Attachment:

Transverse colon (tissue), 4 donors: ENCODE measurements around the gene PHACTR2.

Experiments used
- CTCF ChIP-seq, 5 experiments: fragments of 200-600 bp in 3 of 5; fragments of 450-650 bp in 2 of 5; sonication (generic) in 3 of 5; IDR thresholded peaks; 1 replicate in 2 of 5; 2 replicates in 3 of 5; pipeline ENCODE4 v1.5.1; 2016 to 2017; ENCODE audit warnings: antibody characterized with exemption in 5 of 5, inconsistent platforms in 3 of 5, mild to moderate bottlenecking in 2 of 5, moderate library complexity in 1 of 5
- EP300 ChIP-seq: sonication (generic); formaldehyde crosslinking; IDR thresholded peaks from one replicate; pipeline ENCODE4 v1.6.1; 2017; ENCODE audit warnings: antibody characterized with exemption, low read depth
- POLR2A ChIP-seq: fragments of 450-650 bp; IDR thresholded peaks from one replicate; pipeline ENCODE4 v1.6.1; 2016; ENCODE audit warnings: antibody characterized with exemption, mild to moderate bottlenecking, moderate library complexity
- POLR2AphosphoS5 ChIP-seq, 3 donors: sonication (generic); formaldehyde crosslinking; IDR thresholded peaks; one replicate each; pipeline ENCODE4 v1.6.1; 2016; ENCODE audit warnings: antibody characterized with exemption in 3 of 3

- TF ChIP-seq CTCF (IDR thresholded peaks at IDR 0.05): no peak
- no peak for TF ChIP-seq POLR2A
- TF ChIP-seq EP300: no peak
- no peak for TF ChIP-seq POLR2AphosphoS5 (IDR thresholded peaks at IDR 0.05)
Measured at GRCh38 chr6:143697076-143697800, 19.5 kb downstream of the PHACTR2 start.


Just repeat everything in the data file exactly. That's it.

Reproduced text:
Transverse colon (tissue), 4 donors: ENCODE measurements around the gene PHACTR2.

Experiments used
- CTCF ChIP-seq, 5 experiments: fragments of 200-600 bp in 3 of 5; fragments of 450-650 bp in 2 of 5; sonication (generic) in 3 of 5; IDR thresholded peaks; 1 replicate in 2 of 5; 2 replicates in 3 of 5; pipeline ENCODE4 v1.5.1; 2016 to 2017; ENCODE audit warnings: antibody characterized with exemption in 5 of 5, inconsistent platforms in 3 of 5, mild to moderate bottlenecking in 2 of 5, moderate library complexity in 1 of 5
- EP300 ChIP-seq: sonication (generic); formaldehyde crosslinking; IDR thresholded peaks from one replicate; pipeline ENCODE4 v1.6.1; 2017; ENCODE audit warnings: antibody characterized with exemption, low read depth
- POLR2A ChIP-seq: fragments of 450-650 bp; IDR thresholded peaks from one replicate; pipeline ENCODE4 v1.6.1; 2016; ENCODE audit warnings: antibody characterized with exemption, mild to moderate bottlenecking, moderate library complexity
- POLR2AphosphoS5 ChIP-seq, 3 donors: sonication (generic); formaldehyde crosslinking; IDR thresholded peaks; one replicate each; pipeline ENCODE4 v1.6.1; 2016; ENCODE audit warnings: antibody characterized with exemption in 3 of 3

- TF ChIP-seq CTCF (IDR thresholded peaks at IDR 0.05): no peak
- no peak for TF ChIP-seq POLR2A
- TF ChIP-seq EP300: no peak
- no peak for TF ChIP-seq POLR2AphosphoS5 (IDR thresholded peaks at IDR 0.05)
Measured at GRCh38 chr6:143697076-143697800, 19.5 kb downstream of the PHACTR2 start.